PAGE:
TAXPAYERS have lost £1 billion in the "botched" sell-off of Royal Mail because the UK Government underestimated the demand for shares, according to a damning new report.
The Commons Business Committee also said ministers received poor-quality advice and failed to get a good enough return on the sale of some assets, such as multimillion-pound sites in London.
Chairman Adrian Bailey MP said: "It's not at all clear the Government's sale of Royal Mail has brought an adequate and appropriate return for taxpayers."
Last October the initial offer price was 330p per share, which raised nearly £2bn. But since then the price has risen as high as 618p per share. This increase was dismissed by the Government as "froth" that would subside. The price now stands around 473p.
Mr Bailey noted: "The Government cannot blithely dismiss as froth our committee's concern that the low issue price of this prime public asset has cost the taxpayer around a billion pounds."
Just 48 hours before the committee published its report, Business Secretary Vince Cable announced a review of the sell-off of state assets.
During the next few years, ministers are looking at another potential sale of £20bn worth of assets, including stakes in RBS and Lloyds Banking Group, its remaining 40 per cent share in Royal Mail and its stake in Eurostar.
The committee said it was "disturbed" the Government might have failed to reap the benefits of the sale of Royal Mail assets included at privatisation such as three sites in London valued by the Business Department at about £200m but reported by the National Audit Office (NAO), the value-for-money watchdog, to have a "hidden value" of up to £830m.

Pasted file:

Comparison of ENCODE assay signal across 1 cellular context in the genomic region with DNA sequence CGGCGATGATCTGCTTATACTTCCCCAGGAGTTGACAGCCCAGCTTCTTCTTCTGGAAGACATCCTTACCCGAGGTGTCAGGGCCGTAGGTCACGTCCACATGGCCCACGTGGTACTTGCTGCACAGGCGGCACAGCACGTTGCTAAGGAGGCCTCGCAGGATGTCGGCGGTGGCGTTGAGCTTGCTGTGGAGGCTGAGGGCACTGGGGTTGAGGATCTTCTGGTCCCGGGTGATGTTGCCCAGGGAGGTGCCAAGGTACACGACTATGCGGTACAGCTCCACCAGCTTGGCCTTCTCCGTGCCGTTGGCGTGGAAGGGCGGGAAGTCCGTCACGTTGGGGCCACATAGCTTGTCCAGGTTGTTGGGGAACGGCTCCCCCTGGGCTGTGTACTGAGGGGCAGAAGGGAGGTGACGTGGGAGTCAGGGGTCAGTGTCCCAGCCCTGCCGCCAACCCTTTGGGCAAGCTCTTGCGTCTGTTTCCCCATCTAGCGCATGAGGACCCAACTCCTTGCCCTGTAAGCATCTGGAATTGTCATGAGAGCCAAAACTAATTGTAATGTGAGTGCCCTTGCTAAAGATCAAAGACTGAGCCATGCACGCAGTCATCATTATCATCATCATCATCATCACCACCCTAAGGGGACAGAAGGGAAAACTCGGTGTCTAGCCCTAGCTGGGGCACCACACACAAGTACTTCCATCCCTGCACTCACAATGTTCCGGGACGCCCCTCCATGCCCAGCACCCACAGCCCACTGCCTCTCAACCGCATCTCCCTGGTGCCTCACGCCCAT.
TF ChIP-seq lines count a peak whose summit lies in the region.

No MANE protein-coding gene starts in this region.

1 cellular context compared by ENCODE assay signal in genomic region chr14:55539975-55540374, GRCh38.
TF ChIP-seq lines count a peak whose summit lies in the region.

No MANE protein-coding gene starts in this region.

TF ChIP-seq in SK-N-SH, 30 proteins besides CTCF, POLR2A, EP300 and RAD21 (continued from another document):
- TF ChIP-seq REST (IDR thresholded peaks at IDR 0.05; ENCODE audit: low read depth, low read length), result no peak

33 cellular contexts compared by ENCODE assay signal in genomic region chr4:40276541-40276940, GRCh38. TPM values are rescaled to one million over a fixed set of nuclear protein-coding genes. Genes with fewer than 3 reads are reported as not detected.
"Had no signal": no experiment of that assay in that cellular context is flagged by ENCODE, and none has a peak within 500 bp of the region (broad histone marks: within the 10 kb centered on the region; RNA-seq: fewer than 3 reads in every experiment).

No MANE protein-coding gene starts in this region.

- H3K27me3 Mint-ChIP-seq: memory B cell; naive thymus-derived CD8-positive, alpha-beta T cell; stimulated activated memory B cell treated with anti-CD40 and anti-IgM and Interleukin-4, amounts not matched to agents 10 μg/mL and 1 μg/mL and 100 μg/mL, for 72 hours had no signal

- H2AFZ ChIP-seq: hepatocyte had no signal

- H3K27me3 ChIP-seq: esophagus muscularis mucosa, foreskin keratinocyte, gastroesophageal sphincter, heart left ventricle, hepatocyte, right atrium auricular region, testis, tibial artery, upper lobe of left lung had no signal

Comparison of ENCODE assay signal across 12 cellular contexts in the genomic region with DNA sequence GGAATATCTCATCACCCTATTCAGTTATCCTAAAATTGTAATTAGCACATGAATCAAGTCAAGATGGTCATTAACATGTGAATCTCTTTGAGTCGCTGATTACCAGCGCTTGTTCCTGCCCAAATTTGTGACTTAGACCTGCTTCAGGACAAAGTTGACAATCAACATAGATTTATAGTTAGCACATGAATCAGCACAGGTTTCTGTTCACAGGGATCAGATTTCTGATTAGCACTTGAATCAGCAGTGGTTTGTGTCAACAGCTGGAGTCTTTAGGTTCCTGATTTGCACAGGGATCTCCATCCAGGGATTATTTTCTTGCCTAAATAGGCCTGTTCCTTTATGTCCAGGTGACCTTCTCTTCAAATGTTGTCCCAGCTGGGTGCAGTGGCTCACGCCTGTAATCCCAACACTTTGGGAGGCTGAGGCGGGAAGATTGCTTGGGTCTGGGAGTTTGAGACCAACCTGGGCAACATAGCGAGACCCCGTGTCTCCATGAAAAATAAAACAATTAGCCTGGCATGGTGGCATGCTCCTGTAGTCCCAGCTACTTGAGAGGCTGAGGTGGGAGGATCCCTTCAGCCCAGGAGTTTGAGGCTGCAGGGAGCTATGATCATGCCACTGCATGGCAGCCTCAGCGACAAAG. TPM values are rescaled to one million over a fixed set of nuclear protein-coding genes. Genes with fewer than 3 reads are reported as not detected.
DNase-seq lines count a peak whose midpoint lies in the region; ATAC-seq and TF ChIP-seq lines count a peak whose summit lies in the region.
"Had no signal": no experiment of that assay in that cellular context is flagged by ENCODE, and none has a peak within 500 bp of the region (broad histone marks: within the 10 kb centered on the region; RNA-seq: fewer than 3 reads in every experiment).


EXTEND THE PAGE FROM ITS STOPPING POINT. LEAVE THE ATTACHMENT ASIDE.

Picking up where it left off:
The MPs found the Coalition had ignored established NAO recommendations that these assets should either be removed from the privatisation process or that clawback provisions be inserted on the future sale of the properties.
Mr Bailey said: "This was the most significant privatisation in years. Fear of failure and poor-quality advice led to a significant underestimate of the demand for Royal Mail shares. The Government's inclusion of Royal Mail's surplus assets in the sell-off, without the prospect of clawing back future proceeds, may also mean the taxpayer losing out once again."
The committee also found many priority investors "bought cheaply and sold quickly" at a profit, adding the current ownership of Royal Mail by long-term investors had "little to do" with the actions of Mr Cable.
Ian Murray, the Shadow Trade Minister, decried how ministers pressed ahead with their "unnecessary and botched fire sale" of Royal Mail in spite of widespread opposition and warnings.
He said: "As a result, taxpayers have been short-changed by hundreds of millions of pounds while the Government's 'priority' City investors made a killing at the public's expense."
The Edinburgh MP added: "By launching an inquiry into the Royal Mail fire sale this week, ministers have admitted what everyone else has known for months about the huge failings there have been. David Cameron's government still has serious questions to answer."
Billy Hayes, General Secretary of the Communication Workers Union, was equally scathing, saying: "The committee's damning report shows the extent of the Government's incompetence in the privatisation of Royal Mail."
The Coalition review on asset sell-offs was, he insisted, a "cynical attempt at damage limitation".
Mr Hayes added: "Surely the botched job the Government did on the privatisation of Royal Mail is a lesson in itself; leave the family silver where it is instead of pawning it off."
The Business Department underlined how the committee report acknowledged it had achieved its objectives for the Royal Mail sale: protecting the universal postal service; removing the need for any more taxpayer support; raising almost £2bn; creating a FTSE 100 company and allowing members of the public to buy shares in the company.
A spokesman said: "The committee's views on the share price are based on hindsight and ignore that we were selling 600 million shares. They found no evidence the department or its advisers missed vital information prior to sale.
"The share price remains very volatile to this day, as the Business Secretary told the committee, and has dropped 25 per cent from its high point."